Talking to Children About Money

Talking to Children About Money

August 14, 2017During a conversation among parents about their children—now adolescents and young adults the issue of children and money came up. There were the usual rants about children not appreciating the value of money, anxieties about paying for college expenses, the astronomical increase in auto insurance when adding a teenager to the policy, etc. Most parents shared frustrations, and worry, about their teenage and young adult children not being able to handle their finances.

I asked the group of parents if they talked about money, finances, and stewardship with their children when they were young. All said that no, they hadn’t. That being the case, I wondered at their surprise that their grown children were unprepared to handle money as adults.

Money and the economy are topics of high anxiety today. It seems it makes for a lot of daily conversation among adults, conversations that children overhear. I like to remind parents, and others who work with children, that one of the most important functions we provide for young children is to be interpreters of the world for them. And, like any parental or teaching function, we need to be intentional about it.

Below are eleven points about “How to Talk With Kids About Today’s Economy,” by my colleague Dr. Daniel G. Bagby, Professor Emeritus of Pastoral Care at Baptist Theological Seminary at Richmond, VA. As always, he has good advice:

  1. Children absorb anxiety from family members and the family environment. How parents and adults react and respond has a lot to do with how children and adolescents respond
  2. Answer children’s questions specifically and openly. Perception of secrecy, changing the subject, or “cutting off” responses add to fear and suspicion
  3. Encourage children and youth to understand more about family finances and adult jobs. Explain what you do—and how your family spends and saves money.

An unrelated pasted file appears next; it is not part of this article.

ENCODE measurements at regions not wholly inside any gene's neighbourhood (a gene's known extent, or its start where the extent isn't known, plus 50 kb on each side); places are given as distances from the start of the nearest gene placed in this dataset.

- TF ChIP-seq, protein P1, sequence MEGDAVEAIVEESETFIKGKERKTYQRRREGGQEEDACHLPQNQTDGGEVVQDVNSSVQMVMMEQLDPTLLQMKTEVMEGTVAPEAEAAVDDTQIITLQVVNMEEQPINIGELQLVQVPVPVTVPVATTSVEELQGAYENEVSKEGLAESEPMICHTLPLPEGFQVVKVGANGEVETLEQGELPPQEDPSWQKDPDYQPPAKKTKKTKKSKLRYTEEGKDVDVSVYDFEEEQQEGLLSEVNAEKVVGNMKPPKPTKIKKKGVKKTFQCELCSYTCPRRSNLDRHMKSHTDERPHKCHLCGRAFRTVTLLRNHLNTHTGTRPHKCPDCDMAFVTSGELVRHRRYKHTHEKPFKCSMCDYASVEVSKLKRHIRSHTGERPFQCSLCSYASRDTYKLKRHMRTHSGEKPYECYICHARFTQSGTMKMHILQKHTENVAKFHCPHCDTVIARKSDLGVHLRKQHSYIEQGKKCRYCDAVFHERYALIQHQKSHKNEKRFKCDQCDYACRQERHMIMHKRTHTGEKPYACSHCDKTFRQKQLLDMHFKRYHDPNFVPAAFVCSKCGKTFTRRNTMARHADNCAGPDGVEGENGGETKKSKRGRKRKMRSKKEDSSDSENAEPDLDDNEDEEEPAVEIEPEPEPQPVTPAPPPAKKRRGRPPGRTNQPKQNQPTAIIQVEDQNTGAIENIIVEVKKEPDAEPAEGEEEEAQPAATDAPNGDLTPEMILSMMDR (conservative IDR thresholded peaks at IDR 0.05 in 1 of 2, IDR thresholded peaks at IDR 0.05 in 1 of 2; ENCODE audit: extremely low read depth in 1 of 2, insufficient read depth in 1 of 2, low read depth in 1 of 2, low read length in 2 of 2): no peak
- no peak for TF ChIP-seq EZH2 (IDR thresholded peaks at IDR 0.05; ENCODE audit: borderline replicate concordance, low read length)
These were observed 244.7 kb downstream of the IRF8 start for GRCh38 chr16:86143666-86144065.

4. Ask your children what they are hearing from their friends and from TV—invite them to ask you questions—and show an open and calm disposition to talk about money and jobs
  5. Choose when you talk about work, money, and family security, so that you avoid discussing issues when you are tired, anxious, or frustrated yourself—they will remember your disposition more than your words
  6. If you are worried about your own job security, discuss it with your spouse or a trusted professional before you share it with your children—so that you can “monitor” the amount of anxiety you express
  7. Watch for signs of anxiety and distress in children, who tend to express their stress physiologically and emotionally—more than verbally: eating habit changes, sleeping habit changes, irritability, uncharacteristic behavior, mood swings, change in school performance, prolonged sadness, excessive withdrawal, etc
  8. Express affection and love as adults one to another, and to the children—and create an atmosphere of emotional “safety”
  9. Listen to children’s thoughts and feelings—to reverse irrational and “magical thinking” (myths).
  10. Plan a weekly family fun & laughter event—it reduces stress. So does a healthy sport or exercise.
  11. Keep on practicing your faith. Such families are less anxious.

Resources: Tamar E. Chansky. Freeing Your Child From Anxiety: Practical Solutions to Overcome Fears, Worries, and Phobias (Broadway,2004); James J. Crist, What To Do When You’re Scared & Worried: A Guide For Kids (Free Spirit Pub, 2004); Lori Lite & Kimberly Fox, The Goodnight Caterpillar: A Children’s Relaxation Story (Indigo Dreams, 2007); Rapee, Wignall, Spence & Cobham, Helping Your Anxious Child: A Step by Step Guide For Parents (New Harbinger, 2008); Eimer, Moshe, & Torem, Coping With Uncertainty (Harbinger, 2002).

Israel Galindo is Associate Dean for Lifelong Learning at Columbia Theological Seminary. Formerly, he was Dean at the Baptist Theological Seminary at Richmond. He is the author of the bestseller, The Hidden Lives of Congregations (Alban), Perspectives on Congregational Leadership (Educational Consultants), and A Family Genogram Workbook (Educational Consultants), with Elaine Boomer and Don Reagan.

His books on Christian education include Mastering the Art of Instruction,The Craft of Christian Teaching (Judson), How to be the Best Christian Study Group Leader (Judson), Planning for Christian Education Formation (Chalice), and A Christian Educator’s Book of Lists.

Galindo contributes to the Wabash Center’s blog for theological school deans and to the Digital Flipchart blog.


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